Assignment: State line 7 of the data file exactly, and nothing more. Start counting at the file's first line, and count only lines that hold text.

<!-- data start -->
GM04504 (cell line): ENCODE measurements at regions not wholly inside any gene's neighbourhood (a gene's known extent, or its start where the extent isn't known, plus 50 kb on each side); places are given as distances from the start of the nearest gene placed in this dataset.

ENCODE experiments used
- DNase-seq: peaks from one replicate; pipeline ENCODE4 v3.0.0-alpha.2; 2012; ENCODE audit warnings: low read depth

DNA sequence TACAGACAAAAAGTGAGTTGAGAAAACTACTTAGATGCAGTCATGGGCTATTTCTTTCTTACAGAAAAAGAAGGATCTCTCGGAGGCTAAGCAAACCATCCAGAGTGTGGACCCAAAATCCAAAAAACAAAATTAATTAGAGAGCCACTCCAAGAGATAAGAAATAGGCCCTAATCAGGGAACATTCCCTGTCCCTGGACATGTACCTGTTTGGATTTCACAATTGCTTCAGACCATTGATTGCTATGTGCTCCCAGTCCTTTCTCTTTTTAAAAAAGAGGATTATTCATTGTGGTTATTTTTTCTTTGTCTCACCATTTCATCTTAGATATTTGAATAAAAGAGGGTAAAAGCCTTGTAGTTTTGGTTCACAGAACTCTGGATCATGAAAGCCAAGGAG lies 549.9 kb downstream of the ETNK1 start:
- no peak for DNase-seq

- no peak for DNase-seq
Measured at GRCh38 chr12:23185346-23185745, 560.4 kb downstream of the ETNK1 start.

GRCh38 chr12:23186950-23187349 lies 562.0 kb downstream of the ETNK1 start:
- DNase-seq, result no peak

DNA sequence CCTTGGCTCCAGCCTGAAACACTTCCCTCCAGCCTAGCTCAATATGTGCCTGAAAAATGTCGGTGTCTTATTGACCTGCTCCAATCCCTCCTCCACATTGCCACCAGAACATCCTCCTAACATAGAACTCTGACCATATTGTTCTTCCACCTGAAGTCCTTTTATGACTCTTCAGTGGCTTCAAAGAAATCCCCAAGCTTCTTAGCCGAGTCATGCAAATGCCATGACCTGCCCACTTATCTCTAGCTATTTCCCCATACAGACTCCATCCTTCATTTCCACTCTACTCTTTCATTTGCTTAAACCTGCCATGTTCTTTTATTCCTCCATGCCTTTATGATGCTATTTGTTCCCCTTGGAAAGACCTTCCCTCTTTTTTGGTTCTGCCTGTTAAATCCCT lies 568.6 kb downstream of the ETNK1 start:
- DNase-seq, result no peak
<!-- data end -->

Measured at GRCh38 chr12:23185346-23185745, 560.4 kb downstream of the ETNK1 start.